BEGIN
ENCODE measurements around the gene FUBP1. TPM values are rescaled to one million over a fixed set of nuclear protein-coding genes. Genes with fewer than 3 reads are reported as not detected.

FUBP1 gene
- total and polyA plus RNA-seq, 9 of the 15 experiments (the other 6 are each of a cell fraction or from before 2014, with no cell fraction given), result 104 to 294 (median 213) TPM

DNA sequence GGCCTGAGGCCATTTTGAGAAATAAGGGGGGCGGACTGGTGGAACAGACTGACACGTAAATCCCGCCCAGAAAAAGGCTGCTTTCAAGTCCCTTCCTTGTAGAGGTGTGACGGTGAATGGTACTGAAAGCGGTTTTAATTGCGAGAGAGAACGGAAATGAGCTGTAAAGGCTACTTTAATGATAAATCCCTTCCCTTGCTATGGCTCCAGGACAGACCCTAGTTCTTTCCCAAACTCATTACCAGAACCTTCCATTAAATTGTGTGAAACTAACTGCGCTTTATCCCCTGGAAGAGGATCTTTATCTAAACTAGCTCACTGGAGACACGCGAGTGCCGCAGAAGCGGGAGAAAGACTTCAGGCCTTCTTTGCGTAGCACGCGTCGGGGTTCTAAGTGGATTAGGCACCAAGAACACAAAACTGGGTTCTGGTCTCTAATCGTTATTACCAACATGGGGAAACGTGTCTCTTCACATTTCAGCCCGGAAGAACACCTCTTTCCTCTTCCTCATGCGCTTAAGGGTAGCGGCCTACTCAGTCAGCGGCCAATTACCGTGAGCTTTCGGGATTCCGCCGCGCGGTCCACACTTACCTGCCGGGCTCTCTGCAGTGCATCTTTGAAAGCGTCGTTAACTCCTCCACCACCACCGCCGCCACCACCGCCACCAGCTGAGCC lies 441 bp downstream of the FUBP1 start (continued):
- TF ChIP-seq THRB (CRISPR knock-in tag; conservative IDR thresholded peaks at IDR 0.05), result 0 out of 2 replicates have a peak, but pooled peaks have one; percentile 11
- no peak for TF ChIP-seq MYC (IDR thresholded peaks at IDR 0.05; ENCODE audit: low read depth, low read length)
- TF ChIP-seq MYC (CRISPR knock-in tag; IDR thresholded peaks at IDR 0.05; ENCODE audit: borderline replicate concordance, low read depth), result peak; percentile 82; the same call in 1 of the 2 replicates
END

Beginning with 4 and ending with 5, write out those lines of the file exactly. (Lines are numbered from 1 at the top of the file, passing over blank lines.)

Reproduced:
DNA sequence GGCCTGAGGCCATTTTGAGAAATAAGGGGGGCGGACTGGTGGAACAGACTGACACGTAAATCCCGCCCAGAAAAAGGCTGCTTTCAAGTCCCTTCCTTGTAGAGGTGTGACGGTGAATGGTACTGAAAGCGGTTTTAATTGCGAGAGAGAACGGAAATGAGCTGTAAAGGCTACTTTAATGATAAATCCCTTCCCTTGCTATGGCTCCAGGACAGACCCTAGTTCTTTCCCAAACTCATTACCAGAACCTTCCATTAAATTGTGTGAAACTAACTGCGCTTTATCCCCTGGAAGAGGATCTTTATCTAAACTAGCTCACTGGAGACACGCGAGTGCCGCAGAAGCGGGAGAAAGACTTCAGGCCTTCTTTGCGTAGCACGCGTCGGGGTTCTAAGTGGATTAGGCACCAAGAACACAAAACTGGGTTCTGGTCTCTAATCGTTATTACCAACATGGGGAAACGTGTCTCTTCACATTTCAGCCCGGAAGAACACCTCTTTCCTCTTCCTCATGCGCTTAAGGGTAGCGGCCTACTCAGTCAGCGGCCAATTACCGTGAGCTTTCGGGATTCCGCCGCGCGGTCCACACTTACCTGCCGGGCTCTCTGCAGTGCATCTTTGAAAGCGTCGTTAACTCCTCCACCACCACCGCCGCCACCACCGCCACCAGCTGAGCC lies 441 bp downstream of the FUBP1 start (continued):
- TF ChIP-seq THRB (CRISPR knock-in tag; conservative IDR thresholded peaks at IDR 0.05), result 0 out of 2 replicates have a peak, but pooled peaks have one; percentile 11